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Updated on Monday, November 10, 2014
As a freelance writer and professional theatre actress, I often find myself getting caught up in the financial stress of paycheck-to-paycheck living. Money revolves far more around remaining fiscally solvent until the next gig or contract than it does around long-term goals like savings and retirement.
Unfortunately, much of the financial planning advice and literature doled out by top money pros rests on the assumption that everyone is operating on traditional, reliable, and consistent sources of income- often overlooking the needs and realities of freelance and gig-to-gig workers like myself, an increasingly growing sector of the workforce.
According to the Freelancers Union, one-third of US workers are now in non-traditional, impermanent jobs. The independent labor force is projected to continue growing 6 percent annually over the next five years, which means the old retirement plan of social security, pension, and employer sponsored 401(k) no longer serves as a one-size-fits-all strategy.
While freelancers and gig-to-gigers earn money differently from traditional employees, their retirement goals are similar. But without employer sponsored retirement resources or a steady and predictable paycheck, the formula for effective retirement planning requires a new approach.
Get grounded in expenses
Those with unpredictable incomes may have trouble estimating their monthly earnings, but they should have a clear idea of their monthly cost of living. While income fluctuates, expenses (for the most part) are fixed.
Inconsistent income earners need to remain grounded in their monthly living costs and incorporate retirement savings into that number. If funding retirement is not made a priority, as non-negotiable as housing and food expenses, surplus money will likely go toward other discretionary expenses, bringing available funds to zero before retirement savings get funded.
Commit to earning enough
Setting aside ten percent of each paycheck for retirement is a fairly standard recommendation among personal finance experts. To ensure that a ten percent retirement contribution won’t create a situation in which basic needs cannot afford to be met, variable income earners must commit to a threshold level of earnings that covers both the cost of basic monthly expenses and long-term retirement savings.
For example, if you calculate that your monthly cost of living is $2,000, add an additional ten percent to that number- in this case, $200+$2,000= $2,200- and commit to earning at least that much money per month.
In particularly challenging circumstances or tough financial times, that percentage can be temporarily scaled back. The key is to develop and commit to a habit of consistent retirement contributions in spite of inconsistent income. Even small and seemingly negligible savings can reap large rewards through the powerful combination of compound interest and time.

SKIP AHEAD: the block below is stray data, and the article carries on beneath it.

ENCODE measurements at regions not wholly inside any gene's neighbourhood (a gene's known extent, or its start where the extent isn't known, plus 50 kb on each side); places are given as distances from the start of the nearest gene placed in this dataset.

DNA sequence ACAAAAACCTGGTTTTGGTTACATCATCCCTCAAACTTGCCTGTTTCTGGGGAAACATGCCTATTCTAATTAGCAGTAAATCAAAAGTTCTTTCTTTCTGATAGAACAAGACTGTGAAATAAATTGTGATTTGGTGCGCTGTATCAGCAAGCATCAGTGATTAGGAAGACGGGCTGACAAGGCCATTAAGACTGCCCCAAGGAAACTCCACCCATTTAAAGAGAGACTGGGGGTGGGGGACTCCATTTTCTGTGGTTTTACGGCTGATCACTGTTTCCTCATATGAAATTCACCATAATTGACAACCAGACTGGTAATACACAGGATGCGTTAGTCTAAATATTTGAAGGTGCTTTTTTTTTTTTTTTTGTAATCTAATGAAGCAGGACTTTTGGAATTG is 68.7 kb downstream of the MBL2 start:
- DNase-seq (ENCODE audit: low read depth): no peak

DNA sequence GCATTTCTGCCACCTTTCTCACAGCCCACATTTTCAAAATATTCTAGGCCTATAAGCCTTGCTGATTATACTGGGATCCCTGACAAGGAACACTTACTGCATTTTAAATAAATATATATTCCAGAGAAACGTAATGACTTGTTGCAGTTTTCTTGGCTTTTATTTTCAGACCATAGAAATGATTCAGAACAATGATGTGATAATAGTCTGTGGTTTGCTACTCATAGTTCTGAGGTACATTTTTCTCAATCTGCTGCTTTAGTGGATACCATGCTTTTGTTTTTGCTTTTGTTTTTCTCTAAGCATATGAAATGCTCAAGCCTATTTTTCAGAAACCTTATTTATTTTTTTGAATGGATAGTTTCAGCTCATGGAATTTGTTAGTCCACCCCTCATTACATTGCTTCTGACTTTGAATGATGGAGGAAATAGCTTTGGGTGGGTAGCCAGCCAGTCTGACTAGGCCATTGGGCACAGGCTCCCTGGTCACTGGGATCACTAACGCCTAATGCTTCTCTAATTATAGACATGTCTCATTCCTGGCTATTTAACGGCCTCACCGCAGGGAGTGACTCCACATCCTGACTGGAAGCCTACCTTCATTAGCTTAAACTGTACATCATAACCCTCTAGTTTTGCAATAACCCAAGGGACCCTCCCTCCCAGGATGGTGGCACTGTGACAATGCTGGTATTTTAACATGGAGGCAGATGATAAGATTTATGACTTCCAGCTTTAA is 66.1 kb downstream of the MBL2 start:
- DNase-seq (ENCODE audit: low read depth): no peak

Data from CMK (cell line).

Know your resources
To make the most of their retirement savings those with fluctuating income should be well versed in retirement account options. Many will not have access to traditional, employer sponsored 401(k) plans, but there are plenty of excellent alternatives.
- Individual 401(k): An individual 401(k) allows the self-employed to contribute up to $17,500 in pretax dollars in addition to 25 percent of their annual earnings (up to $52,000). Contributions can also help reduce current tax liabilities for freelancers who have the added responsibility of setting aside their own tax payments.
- SEP-IRA: The simplified employee pension allows the self-employed to contribute 25% of their net earnings to retirement, with a cap of $52,000. This plan is beneficial for those with unpredictable income as there is no minimal annual contribution and it allows users the flexibility to change their contribution amounts each year.
- ROTH IRA: Anyone with an adjusted gross income below $114,000 can contribute up to $5,500 to a ROTH IRA annually. For variable income earners hesitant to part with their potentially necessary cash, the ROTH IRA allows for tax and penalty free withdrawals from the principal- though dipping into retirement savings should be avoided if at all possible.
Plan for retirement, regardless of income
According to a report from the Employee Benefit Research Institute and Greenwald and Associates, 60 percent of workers have less than $25,000 in savings and investments that could be used for their retirement and 36 percent of workers have less than $1,000 stashed away! That means the majority of Americans have just enough money to sustain through one year of retirement before running out of money, if that.
The two most important reasons people give for not contributing more to their retirement savings are cost of living and day-to-day expenses. Add to that the challenge of unpredictable and inconsistent income and retirement planning goes from challenging to seemingly impossible.
As an actress and freelance writer I have taken on this seemingly impossible challenge by prioritizing my retirement contributions, building those contributions into my budget, and diversifying my income streams so that I can always be earning enough to fund both my necessary life expenses and my future financial goals.
Without a steady paycheck or employer contributions to rely on, freelancers, independent contractors, and other variable income earners need to take it upon themselves to remain proactive in planning and prioritizing their retirement- be they artists, architects, or entrepreneurs.
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